Shad gets some sad news

When I look at the face of this beautiful lioness named Frosty, I see a long proud snout, focused curious eyes and a tufty beard (although I wouldn’t say that bit in front of her!).  She lives at the Isle of Wight Zoo which regular readers will know is a sanctuary for rescued big cats overlooking the scenic beaches of Sandown.  See how her rounded ears are facing forward probably listening to sounds in that direction, fully alert and concentrating on her surroundings, a perfect portrayal of the skill and patience required to capture prey so that herself and her family can survive.  Her broad nose is designed for superior scent detection although her whiskers are a little lack-luster compared to mine (I wouldn’t mention that to her either!).


One of the things I respect about lions is that they are the only social members of the feline family, choosing to live in large groups called ‘prides’ and engaging in a variety of peaceful tactile behaviours such as head-rubbing with other lions in greeting and licking each other.  So it is with great sadness I have to tell you that the noble big-hearted Charlie Brown passed away just a few days ago.  I met Charlie Brown at the beginning of the year on a previous trip to the Isle of Wight Zoo and you can see a photo of him just below.  He was a much loved character who arrived at the Zoo more than 10 years ago with his litter-mate Snoopy.  Snoopy was a dominant male who used to lead the lions in their evening roaring sessions but he sadly died in 2012 when it was discovered that he had an inoperable tumour.  Charlie relied on Snoopy for his sense of security so you can imagine how much Charlie must have missed his bro, but the keepers watched him carefully and after a while his neighbour Nahla moved in as his companion.  Poor Charlie became unwell this year and had been undergoing chemotherapy when he suffered an aneurysm and was put to sleep.  As I watched Nahla alone in the enclosure, I thought she looked lost and I wondered if she roared her goodbye when she realised Charlie would never come back.  It’s a sad business and Charlotte (the Zoo Director) is broken-hearted but I have no doubt she will continue to pour lots of love on to the remaining residents and welcome any new arrivals in need of help.


I gave Nahla a soft trill and walked slowly away from her enclosure with my tail low in respect and headed towards the tiger enclosures whilst pondering the circle of life.  Life does indeed go on and the gorgeous Ayesha lounging by her pool is a fine example, luxuriating in the winter sun and generally making the place look classy.  There is something regal about these magnificent creatures, whether it’s the aristocratic gaze or the eye-catching stripes I can’t tell.  Just across the way is my old buddy Xena the one-eyed white tiger I’ve told you about before.  Unfortunately Xena’s rock where she sleeps fell-in the other day so her enclosure is in need of repairs.  It seems they’re having a tough time at the moment at the Isle of Wight Zoo and my admiration goes to the keepers who were working hard on this freezing cold day while John, John’s daughter Natasha and myself sauntered around chatting to Charlotte and admiring the view (of the animals obviously)!  On our way home while we were waiting for the ferry to take us back across The Solent, we watched the hovercraft leaving Ryde Pier and as the powerful engines fired up, the blast-off really took me by surprise and a mighty wind shot through my fur and made John’s curly hair stand on end.  We all laughed!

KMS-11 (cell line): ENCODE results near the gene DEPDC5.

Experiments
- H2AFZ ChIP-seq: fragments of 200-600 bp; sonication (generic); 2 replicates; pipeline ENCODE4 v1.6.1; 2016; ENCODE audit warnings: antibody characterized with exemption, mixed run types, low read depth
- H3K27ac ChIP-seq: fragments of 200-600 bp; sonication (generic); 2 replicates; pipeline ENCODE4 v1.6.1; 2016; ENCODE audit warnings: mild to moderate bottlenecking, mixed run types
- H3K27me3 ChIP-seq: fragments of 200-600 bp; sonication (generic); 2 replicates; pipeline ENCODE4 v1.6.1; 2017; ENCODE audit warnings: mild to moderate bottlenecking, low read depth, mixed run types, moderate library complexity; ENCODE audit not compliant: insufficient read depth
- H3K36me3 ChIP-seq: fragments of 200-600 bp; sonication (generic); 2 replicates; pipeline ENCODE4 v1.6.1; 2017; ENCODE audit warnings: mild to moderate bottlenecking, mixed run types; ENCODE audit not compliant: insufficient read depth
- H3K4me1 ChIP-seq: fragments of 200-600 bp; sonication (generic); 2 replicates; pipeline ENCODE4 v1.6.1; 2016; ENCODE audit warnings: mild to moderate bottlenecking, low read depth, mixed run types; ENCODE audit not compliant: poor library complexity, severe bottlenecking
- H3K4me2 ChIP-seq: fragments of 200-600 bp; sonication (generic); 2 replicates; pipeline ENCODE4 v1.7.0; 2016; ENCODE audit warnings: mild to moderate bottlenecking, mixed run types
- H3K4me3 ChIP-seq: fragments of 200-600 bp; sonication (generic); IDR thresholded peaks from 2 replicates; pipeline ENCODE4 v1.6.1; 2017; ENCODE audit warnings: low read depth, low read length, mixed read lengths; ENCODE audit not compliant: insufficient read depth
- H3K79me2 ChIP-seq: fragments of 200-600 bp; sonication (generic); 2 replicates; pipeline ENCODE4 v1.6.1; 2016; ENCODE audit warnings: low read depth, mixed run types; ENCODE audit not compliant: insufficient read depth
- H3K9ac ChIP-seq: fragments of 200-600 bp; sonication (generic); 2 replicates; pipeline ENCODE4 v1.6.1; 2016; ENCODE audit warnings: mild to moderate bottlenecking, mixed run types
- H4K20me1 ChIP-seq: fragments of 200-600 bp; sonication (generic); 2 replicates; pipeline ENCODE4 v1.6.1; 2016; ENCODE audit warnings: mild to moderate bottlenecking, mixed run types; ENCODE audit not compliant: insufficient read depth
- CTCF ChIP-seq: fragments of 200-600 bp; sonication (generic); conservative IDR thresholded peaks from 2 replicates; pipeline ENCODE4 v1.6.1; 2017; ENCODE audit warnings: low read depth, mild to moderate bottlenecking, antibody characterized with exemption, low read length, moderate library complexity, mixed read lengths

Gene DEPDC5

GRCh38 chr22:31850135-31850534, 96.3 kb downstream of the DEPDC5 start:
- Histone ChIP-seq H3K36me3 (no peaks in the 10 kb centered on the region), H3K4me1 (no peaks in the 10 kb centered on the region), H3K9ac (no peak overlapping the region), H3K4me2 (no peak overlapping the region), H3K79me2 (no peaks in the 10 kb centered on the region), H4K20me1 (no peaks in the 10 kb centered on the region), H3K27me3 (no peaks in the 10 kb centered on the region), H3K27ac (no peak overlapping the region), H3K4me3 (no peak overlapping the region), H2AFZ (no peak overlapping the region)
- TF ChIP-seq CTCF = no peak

The Ferry Home

We arrived at Fishbourne at 3.30pm and took our place in line for the ferry.  The sun was getting low in the sky, making it gloomy and chilly, so I was pleased when the ferry turned up and we rolled on to the ramp for the journey back to Portsmouth.  As the ferry turned around to face the right way, the gulls flew around the boat and the winter sun glistened on the water.  John decided he would go outside to snap a few pictures and I said I’d join him shortly.  But as I sat comfortably in the warm listening to the humming engines and the splashing of the water against the sides of the ferry, my head lolled sideways and my paws dangled over the edge of the soft seat and I was gone, snoring my furry little head off apparently.

When I came to, Natasha was admiring a rather splendid photo John had taken of the sunset.  I gave my face a quick lick to get the sleep from the eyes and looked around.  I could the Solent Sea Forts coming into view, telling me that we were almost there.  The four forts were built on sandbanks and shoals to defend Portsmouth Harbour from attack and also have the advantage of warning ships about the shallow places and sandy elevations that constitute a hazard to navigation.  The sea forts were the last thing I remembered when I woke up at home in my favourite bed next to the radiator, and I went back to sleep to dream that I was romping through the forests with the beautiful jaguars and the lovely tigers.

Shad does the Isle of Wight Zoo

A huge roaring tiger was leaping off the roof towards us.  Of course it never actually reached us because it was made of plastic!  It’s the first thing I saw as we pulled up to the Isle of Wight Zoo on this sunny clear winter day.  I was chomping at the bit to go inside because, although the zoo has a variety of animals, it specialises in tigers and lemurs, both beautiful and intriguing creatures that a sassy cat like me can relate to.  It’s a family-run zoo built within the ruins of a Victorian Fort constructed to guard Sandown’s coast and its fundamental goals revolve around care, conservation and education.

We wandered in and caught sight of the black and white ruffed lemurs with their paws spread out and their bellies on display, laying on a rock in a sunny spot of their enclosure.  They lifted their heads lazily and watched me go by as if I was impudent for disturbing their sunbathing.  There were some lively ring-tailed lemurs, black lemurs and red ruffed lemurs, and the slightly more timid grey mouse lemur and white-fronted brown lemurs.  I had no idea there were so many types of lemur!  The mongoose lemur (named McLovin) was originally taken from the wild by illegal traders and sold as a pet to a Polish sailor.  I’m so glad he ended up here at the Isle of Wight Zoo where the keepers care deeply for this lost little soul and make every effort to encourage his natural behaviour and enrich his environment.